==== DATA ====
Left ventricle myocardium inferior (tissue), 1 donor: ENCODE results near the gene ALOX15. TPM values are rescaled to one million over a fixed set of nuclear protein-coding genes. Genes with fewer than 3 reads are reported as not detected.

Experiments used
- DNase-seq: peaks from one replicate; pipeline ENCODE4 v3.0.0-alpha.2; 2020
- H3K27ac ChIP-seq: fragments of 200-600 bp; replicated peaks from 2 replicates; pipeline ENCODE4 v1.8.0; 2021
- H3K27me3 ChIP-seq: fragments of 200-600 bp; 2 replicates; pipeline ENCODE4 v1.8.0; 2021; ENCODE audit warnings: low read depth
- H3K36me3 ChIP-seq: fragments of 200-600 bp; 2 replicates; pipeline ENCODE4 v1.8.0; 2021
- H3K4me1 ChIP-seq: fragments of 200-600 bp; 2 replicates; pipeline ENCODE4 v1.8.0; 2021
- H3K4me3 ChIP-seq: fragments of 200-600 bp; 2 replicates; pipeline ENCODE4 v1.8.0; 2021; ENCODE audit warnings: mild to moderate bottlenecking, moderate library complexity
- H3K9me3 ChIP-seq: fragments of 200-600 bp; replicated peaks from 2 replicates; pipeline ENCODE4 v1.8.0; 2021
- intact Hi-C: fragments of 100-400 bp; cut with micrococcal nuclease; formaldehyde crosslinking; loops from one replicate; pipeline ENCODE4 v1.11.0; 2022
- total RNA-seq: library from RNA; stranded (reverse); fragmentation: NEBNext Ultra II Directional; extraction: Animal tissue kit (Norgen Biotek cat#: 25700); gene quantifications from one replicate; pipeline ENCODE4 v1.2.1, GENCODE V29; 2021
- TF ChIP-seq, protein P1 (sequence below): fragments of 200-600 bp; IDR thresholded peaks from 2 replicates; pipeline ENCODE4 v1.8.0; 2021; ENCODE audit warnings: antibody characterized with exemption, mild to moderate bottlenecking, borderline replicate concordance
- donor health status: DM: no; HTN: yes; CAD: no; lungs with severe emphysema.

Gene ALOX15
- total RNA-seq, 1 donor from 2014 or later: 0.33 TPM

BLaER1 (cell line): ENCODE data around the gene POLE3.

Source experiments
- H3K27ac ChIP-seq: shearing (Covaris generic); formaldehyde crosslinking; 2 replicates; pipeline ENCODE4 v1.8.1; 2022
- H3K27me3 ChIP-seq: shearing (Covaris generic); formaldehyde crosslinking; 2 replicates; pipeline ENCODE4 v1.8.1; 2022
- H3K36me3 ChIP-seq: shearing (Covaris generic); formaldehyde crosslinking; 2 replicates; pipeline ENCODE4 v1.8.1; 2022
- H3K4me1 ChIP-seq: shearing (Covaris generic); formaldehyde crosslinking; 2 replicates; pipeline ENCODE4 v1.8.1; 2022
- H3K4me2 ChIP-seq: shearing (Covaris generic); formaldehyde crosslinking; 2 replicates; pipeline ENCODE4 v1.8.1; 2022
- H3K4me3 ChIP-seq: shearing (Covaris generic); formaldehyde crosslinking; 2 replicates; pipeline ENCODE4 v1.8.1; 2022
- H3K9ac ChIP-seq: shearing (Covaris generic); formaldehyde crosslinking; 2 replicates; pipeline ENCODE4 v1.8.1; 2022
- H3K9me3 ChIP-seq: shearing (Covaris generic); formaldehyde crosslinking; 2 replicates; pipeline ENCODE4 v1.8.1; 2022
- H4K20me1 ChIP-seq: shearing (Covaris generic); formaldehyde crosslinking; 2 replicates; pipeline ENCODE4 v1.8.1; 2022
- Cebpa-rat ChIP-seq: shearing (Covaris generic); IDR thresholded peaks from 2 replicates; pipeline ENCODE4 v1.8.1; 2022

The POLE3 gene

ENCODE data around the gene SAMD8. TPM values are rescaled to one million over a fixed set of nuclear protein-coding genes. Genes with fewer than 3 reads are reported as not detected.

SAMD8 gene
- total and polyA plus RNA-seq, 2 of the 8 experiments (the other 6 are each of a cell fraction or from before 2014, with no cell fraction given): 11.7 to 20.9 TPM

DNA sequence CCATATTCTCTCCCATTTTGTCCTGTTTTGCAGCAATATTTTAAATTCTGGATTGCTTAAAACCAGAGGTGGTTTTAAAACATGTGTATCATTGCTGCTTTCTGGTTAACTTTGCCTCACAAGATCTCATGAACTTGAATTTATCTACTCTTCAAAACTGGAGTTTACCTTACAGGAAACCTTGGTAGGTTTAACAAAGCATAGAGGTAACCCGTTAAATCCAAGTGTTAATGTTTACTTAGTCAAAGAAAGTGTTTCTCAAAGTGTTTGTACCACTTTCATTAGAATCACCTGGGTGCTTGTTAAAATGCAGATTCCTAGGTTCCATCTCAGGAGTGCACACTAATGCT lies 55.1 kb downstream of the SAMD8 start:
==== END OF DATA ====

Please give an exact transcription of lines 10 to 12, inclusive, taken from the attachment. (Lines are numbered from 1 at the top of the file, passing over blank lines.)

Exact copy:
- intact Hi-C: fragments of 100-400 bp; cut with micrococcal nuclease; formaldehyde crosslinking; loops from one replicate; pipeline ENCODE4 v1.11.0; 2022
- total RNA-seq: library from RNA; stranded (reverse); fragmentation: NEBNext Ultra II Directional; extraction: Animal tissue kit (Norgen Biotek cat#: 25700); gene quantifications from one replicate; pipeline ENCODE4 v1.2.1, GENCODE V29; 2021
- TF ChIP-seq, protein P1 (sequence below): fragments of 200-600 bp; IDR thresholded peaks from 2 replicates; pipeline ENCODE4 v1.8.0; 2021; ENCODE audit warnings: antibody characterized with exemption, mild to moderate bottlenecking, borderline replicate concordance